Yale Daily News. Doyle storms over to Paris's desk, screaming at her about the complaints the paper is getting about her: "You have threatened, stalked, and basically freaked out every religious leader within a hundred-mile radius. This paper has never received so many complaints in the history of its existence. And how the hell did you get Jesse Jackson's barber's number?" Paris doesn't back down. "You gave me this beat to find a story," she says, "not to kowtow and make nice." Doyle cuts her off and drops the act: "Way to go," he says sincerely. Paris grins and thanks him. Oh, just make out already.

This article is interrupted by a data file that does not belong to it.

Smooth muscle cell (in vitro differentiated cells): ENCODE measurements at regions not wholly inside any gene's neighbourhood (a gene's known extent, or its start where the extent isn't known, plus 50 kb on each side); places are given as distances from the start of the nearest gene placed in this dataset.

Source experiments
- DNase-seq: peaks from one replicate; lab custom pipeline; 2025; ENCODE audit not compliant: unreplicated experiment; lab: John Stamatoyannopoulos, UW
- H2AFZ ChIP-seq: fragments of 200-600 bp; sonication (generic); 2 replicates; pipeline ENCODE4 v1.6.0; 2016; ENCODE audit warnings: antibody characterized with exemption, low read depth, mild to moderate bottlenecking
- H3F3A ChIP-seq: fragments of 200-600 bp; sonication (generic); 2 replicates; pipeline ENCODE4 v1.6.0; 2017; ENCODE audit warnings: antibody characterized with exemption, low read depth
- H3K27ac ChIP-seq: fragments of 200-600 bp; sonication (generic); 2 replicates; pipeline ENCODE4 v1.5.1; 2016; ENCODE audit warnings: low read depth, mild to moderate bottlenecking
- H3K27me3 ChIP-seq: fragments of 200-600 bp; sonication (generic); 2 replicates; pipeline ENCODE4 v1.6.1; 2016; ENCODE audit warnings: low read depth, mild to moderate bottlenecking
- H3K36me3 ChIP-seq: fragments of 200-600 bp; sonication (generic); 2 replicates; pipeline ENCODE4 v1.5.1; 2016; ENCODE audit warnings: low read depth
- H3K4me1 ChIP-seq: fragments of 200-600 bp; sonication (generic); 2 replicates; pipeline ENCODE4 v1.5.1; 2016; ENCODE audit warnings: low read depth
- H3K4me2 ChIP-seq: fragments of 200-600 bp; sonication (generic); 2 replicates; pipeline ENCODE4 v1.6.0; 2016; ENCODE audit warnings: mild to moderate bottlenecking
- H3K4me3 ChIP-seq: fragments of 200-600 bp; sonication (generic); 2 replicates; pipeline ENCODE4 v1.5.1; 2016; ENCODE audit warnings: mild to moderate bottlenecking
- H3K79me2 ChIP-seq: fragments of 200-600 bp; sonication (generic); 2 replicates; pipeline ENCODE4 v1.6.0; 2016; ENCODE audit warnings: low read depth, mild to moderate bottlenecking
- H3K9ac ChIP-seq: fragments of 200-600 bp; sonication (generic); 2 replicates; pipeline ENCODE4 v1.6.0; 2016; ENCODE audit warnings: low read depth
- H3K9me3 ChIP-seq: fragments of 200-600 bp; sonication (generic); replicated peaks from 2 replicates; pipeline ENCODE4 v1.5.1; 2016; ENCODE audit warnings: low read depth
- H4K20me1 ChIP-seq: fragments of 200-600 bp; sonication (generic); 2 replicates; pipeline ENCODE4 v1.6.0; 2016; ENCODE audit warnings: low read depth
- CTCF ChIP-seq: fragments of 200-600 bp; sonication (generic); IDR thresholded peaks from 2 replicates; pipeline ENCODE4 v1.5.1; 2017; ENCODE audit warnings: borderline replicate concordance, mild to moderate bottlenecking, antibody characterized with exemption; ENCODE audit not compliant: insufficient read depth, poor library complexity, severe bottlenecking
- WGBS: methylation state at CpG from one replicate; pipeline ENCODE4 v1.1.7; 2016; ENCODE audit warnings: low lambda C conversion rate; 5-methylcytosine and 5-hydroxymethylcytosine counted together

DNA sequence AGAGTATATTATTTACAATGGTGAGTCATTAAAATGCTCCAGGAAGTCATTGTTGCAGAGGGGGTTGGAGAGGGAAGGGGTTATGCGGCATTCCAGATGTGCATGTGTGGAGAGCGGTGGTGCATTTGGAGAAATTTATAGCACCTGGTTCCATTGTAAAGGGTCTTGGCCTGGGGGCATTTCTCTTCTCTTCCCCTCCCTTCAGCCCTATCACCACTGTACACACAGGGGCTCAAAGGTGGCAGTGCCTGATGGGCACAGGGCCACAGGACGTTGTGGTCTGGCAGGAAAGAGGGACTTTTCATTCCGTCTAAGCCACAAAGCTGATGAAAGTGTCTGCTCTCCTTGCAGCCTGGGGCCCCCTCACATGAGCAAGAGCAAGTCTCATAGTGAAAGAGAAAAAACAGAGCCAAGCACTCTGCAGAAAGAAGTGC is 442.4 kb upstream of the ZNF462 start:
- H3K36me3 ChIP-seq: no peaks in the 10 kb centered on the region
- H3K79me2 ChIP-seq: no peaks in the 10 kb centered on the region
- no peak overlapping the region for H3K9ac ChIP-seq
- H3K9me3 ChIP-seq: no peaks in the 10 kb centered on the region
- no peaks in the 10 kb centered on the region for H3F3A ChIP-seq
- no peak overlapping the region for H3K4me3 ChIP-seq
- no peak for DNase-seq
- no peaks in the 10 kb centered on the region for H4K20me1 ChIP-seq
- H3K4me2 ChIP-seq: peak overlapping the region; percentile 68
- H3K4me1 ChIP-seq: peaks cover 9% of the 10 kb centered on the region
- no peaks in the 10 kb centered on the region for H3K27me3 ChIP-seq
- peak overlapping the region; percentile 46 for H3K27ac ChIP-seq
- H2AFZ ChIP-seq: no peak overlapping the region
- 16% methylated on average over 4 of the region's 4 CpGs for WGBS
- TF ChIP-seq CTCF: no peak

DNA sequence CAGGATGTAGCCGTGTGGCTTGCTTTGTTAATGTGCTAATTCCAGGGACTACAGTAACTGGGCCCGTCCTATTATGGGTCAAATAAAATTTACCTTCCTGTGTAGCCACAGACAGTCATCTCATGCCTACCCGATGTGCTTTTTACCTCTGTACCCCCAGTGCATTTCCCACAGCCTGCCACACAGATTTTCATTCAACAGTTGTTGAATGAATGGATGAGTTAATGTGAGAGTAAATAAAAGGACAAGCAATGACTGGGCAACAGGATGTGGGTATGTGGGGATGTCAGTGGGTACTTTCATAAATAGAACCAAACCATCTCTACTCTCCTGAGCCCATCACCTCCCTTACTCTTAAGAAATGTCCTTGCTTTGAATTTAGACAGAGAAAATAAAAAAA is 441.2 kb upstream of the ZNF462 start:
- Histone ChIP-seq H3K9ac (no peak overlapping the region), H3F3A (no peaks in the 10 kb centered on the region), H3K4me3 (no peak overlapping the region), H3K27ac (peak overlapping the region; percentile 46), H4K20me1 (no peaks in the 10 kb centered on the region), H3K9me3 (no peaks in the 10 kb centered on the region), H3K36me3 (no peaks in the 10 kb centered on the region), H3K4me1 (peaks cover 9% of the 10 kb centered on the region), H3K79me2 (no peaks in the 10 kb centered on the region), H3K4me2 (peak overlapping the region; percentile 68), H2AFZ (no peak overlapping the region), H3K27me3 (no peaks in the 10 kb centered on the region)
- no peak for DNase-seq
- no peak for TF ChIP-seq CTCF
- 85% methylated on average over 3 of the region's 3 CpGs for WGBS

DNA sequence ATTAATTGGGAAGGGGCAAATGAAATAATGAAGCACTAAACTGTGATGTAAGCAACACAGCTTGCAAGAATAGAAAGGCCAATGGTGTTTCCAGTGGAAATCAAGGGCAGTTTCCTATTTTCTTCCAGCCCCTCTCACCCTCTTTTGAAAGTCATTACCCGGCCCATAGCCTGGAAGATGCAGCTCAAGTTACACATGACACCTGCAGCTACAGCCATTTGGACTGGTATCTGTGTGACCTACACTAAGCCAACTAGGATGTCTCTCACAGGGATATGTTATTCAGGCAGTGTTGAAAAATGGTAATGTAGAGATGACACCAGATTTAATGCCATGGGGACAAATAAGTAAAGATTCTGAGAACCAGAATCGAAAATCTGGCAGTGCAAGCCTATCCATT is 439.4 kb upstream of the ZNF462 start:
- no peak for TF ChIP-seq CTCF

On his way back, Rory flags down Doyle and tells him she wants to ditch the downloading story. Which is kind of too bad, now that I think about it. I was hoping that with her knack for technological prognostication, she'd write her next story about dot-com millionaires and how website content writers are going to be getting filthy rich off stock options. Ah, well. Doyle agrees with her decision: "I got bored just hearing you pitch it." You and a nation of millions, Doyle. Rory tells the story of the Latin-speaking drunk gorilla girl from the night before, but in her version the phrase means "ready for anything." She tells Doyle she Googled the phrase and found it linked to a secret society at Yale. Rory says that this society dates back to the 1800s, when the phrase was their motto. "That alone, not that interesting," she says to a quietly agreeing Doyle and a loudly agreeing me. "But here, look." And she pulls up a 1996 Daily News archive photo of a bunch of students jumping off a bridge holding umbrellas. Which, to me, elevates the story to really not that interesting. Doyle, however, is intrigued. He's even heard of the club, which he calls a "life-and-death brigade." Like Skull and Bones but more secretive. Please, even Amway is more secretive than Skull and Bones by this point. Doyle tells her that the paper has tried to track down the club before but never managed to get any proof. What's that photo, then? A reenactment? Rory wants to track down the club, and she asks Doyle what he thinks. "Go with your gut," which I'm starting to suspect is Doyle's polite way of saying, "Whatever, dull girl." Rory seems to suspect that as well. "You said that about my downloading story," she accuses. "Hey, you don't trust my gut!" Rory, you have no gut.